A white-collar crime accusation or charge can impact your life in many ways. Because white-collar crime is different from many everyday violent crimes we often hear about, you may not believe a white-collar crime charge should be taken as seriously, but that is not true.
You still have plenty to lose if you are charged or convicted of a white-collar crime. A conviction comes with potential prison time, high fines and permanent damage to your professional and personal reputation.
Additionally, if you are convicted under a federal charge and sentenced to federal prison, you often are not eligible for parole.
Therefore, you must put on a strong defense if you are accused of a white-collar crime. Investigation is necessary to determine whether any of your rights were violated or to learn how to fight a false accusation.
Most white-collar crimes are based on fraud
White-collar crime is a term that covers various fraudulent schemes. The crime of fraud is at the heart of a white-collar charge. Most white-collar crimes are non-violent offenses with corruption, cheating or some form of dishonesty as a central element. White-collar crimes often happen in the business, commercial or financial worlds.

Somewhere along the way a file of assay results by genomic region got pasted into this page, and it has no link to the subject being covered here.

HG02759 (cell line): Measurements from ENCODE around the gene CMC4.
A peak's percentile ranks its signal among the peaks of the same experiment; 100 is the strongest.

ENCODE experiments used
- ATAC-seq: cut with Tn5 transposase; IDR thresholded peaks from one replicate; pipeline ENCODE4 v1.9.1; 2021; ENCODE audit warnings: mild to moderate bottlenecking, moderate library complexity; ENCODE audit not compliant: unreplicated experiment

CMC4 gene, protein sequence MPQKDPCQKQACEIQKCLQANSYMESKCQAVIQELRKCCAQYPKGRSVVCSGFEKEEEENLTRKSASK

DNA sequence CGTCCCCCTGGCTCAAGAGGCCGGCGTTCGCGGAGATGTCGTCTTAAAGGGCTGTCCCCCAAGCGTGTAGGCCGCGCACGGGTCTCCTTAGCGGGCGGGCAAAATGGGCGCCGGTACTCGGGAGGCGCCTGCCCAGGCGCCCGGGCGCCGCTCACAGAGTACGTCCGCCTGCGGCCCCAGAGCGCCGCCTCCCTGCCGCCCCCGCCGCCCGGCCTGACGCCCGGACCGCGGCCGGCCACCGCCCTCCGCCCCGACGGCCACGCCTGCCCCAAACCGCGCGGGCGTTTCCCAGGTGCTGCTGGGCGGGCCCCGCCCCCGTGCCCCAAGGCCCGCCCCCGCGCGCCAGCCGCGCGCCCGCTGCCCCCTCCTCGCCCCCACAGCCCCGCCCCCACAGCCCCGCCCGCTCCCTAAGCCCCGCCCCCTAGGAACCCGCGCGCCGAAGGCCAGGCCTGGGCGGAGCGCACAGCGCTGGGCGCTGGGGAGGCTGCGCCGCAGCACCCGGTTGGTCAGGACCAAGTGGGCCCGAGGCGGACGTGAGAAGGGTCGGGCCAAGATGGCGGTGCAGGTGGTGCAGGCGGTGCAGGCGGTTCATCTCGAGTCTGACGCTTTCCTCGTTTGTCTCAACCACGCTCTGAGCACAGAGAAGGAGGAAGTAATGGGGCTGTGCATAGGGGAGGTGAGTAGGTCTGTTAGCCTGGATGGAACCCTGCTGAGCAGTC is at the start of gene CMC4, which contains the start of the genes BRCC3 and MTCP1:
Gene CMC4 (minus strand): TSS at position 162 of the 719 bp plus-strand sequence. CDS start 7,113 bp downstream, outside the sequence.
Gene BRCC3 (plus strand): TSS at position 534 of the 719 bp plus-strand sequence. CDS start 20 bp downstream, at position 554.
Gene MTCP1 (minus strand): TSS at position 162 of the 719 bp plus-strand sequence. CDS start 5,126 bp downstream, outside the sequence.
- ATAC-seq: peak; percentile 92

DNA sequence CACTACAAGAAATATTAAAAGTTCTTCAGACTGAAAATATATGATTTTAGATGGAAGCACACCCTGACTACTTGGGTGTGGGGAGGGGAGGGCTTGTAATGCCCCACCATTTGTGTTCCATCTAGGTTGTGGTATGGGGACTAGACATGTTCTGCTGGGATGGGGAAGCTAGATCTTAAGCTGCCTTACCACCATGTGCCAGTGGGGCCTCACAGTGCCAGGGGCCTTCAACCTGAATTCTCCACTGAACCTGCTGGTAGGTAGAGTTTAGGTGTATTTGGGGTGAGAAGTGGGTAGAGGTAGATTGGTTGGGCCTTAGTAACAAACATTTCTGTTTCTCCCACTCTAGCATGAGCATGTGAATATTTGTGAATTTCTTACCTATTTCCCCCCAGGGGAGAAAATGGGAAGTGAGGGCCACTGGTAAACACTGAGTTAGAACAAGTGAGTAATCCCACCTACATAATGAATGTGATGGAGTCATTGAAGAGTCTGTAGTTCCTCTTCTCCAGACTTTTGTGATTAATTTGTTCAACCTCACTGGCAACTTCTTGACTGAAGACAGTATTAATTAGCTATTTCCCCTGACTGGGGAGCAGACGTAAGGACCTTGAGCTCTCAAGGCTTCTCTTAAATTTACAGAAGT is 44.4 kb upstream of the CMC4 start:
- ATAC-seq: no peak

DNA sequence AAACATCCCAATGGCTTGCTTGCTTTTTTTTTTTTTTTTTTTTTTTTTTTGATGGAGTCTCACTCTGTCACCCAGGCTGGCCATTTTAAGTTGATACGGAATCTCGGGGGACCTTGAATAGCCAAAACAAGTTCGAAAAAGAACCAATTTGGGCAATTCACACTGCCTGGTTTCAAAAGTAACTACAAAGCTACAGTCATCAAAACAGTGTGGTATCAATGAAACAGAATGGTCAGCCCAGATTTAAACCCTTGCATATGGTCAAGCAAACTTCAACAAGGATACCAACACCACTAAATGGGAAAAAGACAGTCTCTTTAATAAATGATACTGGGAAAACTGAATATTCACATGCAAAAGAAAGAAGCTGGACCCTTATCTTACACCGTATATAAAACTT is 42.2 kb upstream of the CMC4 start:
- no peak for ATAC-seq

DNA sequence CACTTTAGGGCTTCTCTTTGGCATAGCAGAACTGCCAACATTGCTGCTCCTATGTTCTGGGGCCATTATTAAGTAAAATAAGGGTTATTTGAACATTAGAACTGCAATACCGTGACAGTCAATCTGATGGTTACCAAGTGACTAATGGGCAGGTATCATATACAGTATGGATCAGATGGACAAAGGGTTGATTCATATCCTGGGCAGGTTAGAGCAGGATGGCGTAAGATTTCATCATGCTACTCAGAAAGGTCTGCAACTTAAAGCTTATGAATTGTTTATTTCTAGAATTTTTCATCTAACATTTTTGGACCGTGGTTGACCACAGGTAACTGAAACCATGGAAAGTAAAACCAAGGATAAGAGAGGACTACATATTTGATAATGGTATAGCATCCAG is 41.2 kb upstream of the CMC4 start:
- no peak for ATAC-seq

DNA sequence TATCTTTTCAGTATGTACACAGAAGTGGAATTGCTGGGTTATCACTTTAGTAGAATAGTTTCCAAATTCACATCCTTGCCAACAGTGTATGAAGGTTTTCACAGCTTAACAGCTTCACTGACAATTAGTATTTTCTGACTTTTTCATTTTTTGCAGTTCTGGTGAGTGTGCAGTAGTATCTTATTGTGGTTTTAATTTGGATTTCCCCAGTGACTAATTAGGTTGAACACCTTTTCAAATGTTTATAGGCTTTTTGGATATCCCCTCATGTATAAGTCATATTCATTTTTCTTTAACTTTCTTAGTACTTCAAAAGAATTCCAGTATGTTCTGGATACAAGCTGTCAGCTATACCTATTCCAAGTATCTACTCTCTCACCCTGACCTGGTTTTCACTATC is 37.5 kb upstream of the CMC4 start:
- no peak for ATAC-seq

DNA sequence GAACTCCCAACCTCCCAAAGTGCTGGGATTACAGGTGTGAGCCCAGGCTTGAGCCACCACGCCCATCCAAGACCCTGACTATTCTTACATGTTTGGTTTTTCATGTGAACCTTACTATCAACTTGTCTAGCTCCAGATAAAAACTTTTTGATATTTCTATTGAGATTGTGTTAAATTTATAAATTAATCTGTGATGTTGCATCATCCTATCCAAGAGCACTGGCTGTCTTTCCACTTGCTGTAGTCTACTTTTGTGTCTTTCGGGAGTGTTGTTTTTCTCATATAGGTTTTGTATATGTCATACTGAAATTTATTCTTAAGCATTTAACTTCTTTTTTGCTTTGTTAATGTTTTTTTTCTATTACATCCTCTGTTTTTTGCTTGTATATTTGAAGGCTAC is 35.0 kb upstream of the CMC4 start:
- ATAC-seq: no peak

Some common examples of specific white-collar crimes in Hawaii include:
- Bank fraud
- Identity theft
- Insurance fraud
- Money laundering
- Tax evasion
You cannot be convicted of a white-collar crime if you had no intent
Concealment of the crime is another key element of white-collar crimes. Since white-collar crimes involve deceit or concealment, there is often a long and complex investigation before charges are brought.
Many white-collar crimes involve one criminal offense buried in a series of legitimate transactions, which makes proving intent challenging.
This can be used to your advantage as you examine strategies to defend yourself against a white-collar crime charge. To secure a conviction, the prosecution must prove you had criminal intent.
It is not enough to prove the illegal transaction. There must be evidence that the act was done with the intent to conceal something or deceive someone, rather than it being a simple oversight or careless act.
What to do if you are the subject of a white-collar crime investigation
You will often learn that you are being investigated for committing a white-collar crime before you are charged. This can necessarily fill you with fear and anxiety, wondering what to do next.
The one thing you should definitely not do next is speak with the police or investigators. This can be hard, because you likely want to talk with them to explain your side of the story and hope they believe it so the entire matter goes away.
This is a bad idea for many reasons and only increases the chance you will be convicted. Your words can be taken out of context, leaving you in a worse position than you were to begin with. Your nervousness may cause you to tell inconsistent stories or sound as if you are lying.
The best thing to do when you learn you are under investigation for a white-collar crime is to talk with a criminal defense attorney. You will be educated on your rights and start developing solid defense strategies.